Harris' lawyer, James Sotos, declined to comment Tuesday.
Emanuel on vacation in Africa
Emanuel left for a long-planned family vacation in Africa on Tuesday and was not available for comment.
The report was released in Washington while Obama was vacationing in Hawaii. The president-elect did not make himself available for questions.
The report said Obama authorized Emanuel to pass on the names of four people he considered to be highly qualified to take over his seat — Illinois Comptroller Dan Hynes, Illinois Veterans' Affairs Director Tammy Duckworth, Rep. Jan Schakowsky and Rep. Jesse Jackson Jr.
Obama later offered other names of what he thought were qualified candidates, including Attorney General Lisa Madigan and Chicago Urban League Director Cheryle Jackson, the report said.
"Mr. Harris did not make any effort to extract a personal benefit for the governor in any of these conversations," the report said. There was no discussion of a Cabinet position, creation of a nonprofit foundation for Blagojevich, a private sector position or of any other personal benefit for the governor, according to the report.
The report said that earlier, Emanuel recommended Jarrett for the Senate seat without Obama's knowledge, and Jarrett later accepted a job as a senior White House adviser.
Jarrett had no contact with governor
Obama's report states Jarrett did not have any contact with the governor or his staff about the appointment, and had no sense Blagojevich was seeking something in exchange. But she discussed the appointment with Tom Balanoff, the head of the Illinois chapter of the Service Employees International Union, the report states.
SEIU officials are referenced, but not named, in an FBI affidavit filed with the federal complaint against Blagojevich. Blagojevich is quoted as discussing some of his schemes with a union official.
Balanoff, believed to be one of the unnamed parties referenced in the affidavit, told Jarrett that he spoke to the governor about her possible appointment to the Senate, the Obama report says. In that conversation, Balanoff also told Jarrett that the governor "raised with him the question" of being appointed Obama's health and human services secretary.
Balanoff said he told Blagojevich that wouldn't happen, and Jarrett agreed, the report states.
There was no suggestion to Jarrett that the Senate appointment was linked to the Cabinet post, the report states.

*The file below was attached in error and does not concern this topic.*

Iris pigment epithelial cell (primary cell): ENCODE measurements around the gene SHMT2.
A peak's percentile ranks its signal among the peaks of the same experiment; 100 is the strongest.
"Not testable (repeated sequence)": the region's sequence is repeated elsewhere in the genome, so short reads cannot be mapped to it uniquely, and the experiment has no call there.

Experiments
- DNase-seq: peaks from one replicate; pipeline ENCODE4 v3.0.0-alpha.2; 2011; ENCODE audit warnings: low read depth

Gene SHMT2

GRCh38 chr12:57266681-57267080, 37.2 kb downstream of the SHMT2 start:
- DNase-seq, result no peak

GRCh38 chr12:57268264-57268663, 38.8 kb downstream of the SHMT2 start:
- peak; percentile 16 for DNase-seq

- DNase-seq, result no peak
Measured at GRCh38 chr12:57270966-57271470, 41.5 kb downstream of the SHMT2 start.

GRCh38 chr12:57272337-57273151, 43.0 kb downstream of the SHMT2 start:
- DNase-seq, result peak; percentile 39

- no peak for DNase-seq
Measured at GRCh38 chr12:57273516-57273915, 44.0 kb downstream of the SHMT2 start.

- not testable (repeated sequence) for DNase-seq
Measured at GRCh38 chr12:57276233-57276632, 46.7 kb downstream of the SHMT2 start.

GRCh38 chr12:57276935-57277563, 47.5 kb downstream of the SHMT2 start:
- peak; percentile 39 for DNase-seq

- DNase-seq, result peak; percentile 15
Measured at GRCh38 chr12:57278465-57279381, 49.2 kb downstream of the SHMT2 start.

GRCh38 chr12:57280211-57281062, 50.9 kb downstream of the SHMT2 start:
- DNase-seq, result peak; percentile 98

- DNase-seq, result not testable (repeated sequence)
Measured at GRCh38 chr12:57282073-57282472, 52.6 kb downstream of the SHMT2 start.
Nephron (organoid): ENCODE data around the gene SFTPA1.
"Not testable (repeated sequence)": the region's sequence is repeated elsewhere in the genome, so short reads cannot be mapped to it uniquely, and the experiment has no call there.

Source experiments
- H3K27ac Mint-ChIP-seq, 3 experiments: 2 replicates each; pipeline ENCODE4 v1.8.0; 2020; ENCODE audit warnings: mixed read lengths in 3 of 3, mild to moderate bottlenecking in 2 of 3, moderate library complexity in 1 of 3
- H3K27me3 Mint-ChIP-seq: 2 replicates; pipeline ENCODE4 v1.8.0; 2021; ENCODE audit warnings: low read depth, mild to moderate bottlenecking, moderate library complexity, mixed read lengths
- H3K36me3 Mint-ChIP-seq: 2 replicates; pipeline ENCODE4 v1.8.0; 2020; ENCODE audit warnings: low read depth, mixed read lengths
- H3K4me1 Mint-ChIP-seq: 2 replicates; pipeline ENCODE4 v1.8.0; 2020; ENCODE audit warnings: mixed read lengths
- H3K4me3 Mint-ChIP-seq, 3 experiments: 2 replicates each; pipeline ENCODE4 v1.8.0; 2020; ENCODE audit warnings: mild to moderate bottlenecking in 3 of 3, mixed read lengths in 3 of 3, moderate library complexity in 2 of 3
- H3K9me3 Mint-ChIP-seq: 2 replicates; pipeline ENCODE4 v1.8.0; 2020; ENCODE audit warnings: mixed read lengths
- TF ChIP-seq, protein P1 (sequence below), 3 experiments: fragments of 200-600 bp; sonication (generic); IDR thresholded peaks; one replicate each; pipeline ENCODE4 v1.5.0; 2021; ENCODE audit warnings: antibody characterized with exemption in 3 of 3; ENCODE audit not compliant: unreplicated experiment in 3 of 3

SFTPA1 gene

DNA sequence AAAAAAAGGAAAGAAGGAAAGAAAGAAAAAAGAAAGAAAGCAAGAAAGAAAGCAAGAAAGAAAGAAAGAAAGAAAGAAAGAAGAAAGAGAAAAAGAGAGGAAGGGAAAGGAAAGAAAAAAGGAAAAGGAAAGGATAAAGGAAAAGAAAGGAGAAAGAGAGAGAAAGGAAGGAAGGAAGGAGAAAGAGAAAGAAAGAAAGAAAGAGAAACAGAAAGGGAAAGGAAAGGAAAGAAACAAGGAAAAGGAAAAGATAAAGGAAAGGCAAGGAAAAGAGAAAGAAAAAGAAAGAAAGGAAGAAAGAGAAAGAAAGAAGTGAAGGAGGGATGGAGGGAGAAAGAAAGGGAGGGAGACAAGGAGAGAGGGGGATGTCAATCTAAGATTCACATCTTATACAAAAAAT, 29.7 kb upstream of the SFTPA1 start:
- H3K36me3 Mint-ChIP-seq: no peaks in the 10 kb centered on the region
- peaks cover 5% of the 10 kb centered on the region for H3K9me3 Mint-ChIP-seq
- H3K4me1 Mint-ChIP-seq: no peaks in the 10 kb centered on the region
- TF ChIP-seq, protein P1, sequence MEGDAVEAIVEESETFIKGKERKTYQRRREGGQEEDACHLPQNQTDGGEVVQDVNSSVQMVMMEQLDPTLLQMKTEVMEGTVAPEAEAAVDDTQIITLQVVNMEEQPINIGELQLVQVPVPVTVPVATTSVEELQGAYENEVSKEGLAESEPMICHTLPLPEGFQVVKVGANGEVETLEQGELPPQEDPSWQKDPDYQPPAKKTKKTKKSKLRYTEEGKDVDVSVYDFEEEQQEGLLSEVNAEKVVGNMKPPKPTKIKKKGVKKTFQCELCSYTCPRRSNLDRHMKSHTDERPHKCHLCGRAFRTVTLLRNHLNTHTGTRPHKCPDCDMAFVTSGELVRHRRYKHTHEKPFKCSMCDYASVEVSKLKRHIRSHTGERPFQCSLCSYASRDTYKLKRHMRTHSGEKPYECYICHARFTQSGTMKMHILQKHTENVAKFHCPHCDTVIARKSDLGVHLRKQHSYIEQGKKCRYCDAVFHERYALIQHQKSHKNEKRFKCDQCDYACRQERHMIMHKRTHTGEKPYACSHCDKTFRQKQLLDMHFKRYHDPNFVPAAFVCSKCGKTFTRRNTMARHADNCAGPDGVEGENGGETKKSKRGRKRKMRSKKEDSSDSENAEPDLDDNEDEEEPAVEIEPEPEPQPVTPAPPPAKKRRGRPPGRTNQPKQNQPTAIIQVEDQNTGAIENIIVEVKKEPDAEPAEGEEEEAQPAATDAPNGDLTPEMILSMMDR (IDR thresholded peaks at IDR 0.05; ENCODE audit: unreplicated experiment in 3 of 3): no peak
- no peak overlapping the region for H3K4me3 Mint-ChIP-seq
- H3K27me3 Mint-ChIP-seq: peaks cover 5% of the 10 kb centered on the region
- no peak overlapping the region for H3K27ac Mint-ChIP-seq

Blagojevich mentioned in a Nov. 5 conversation with an aide taped by the FBI that he would take the HHS job or "various ambassadorships" in exchange for appointing Obama's choice, according the affidavit. The affidavit states he discussed again days later with an unnamed SEIU official, believed to be Balanoff.
Sought other favors?
The governor told advisers in a Nov. 10 discussion that "it was unlikely" Obama would give him the HHS appointment or an ambassadorship, and he discussed other favors he could seek, according to the complaint.
Obama's report also addresses confusion over earlier statements by David Axelrod, a top adviser who had said at one point that Obama discussed the Senate appointment with Blagojevich. Axelrod had discussed potential recommendations for the Senate appointment with Obama and Emanuel, and "was under the impression" that Obama would offer those to Blagojevich.
"He later learned that it was Mr. Emanuel who conveyed those names," the report states.
Craig revealed his findings in a memo to Obama. The memo was dated Tuesday, but a transition official said an initial copy was given to Obama on Dec. 15. On that day, Obama announced that the report was ready but that he was withholding it from the public for a week at the request of prosecutors still conducting their investigation.
The report is based on the Obama team investigating itself, and was conducted by interviewing staff and taking their answers about any contacts at their word. Gibbs said this was consistent with the charge given to Craig by the president-elect.
A transition official said Craig doesn't have the legal power to more thoroughly investigate and try to corroborate the accounts The official spoke on condition of anonymity to more freely discuss the thinking behind the inquiry.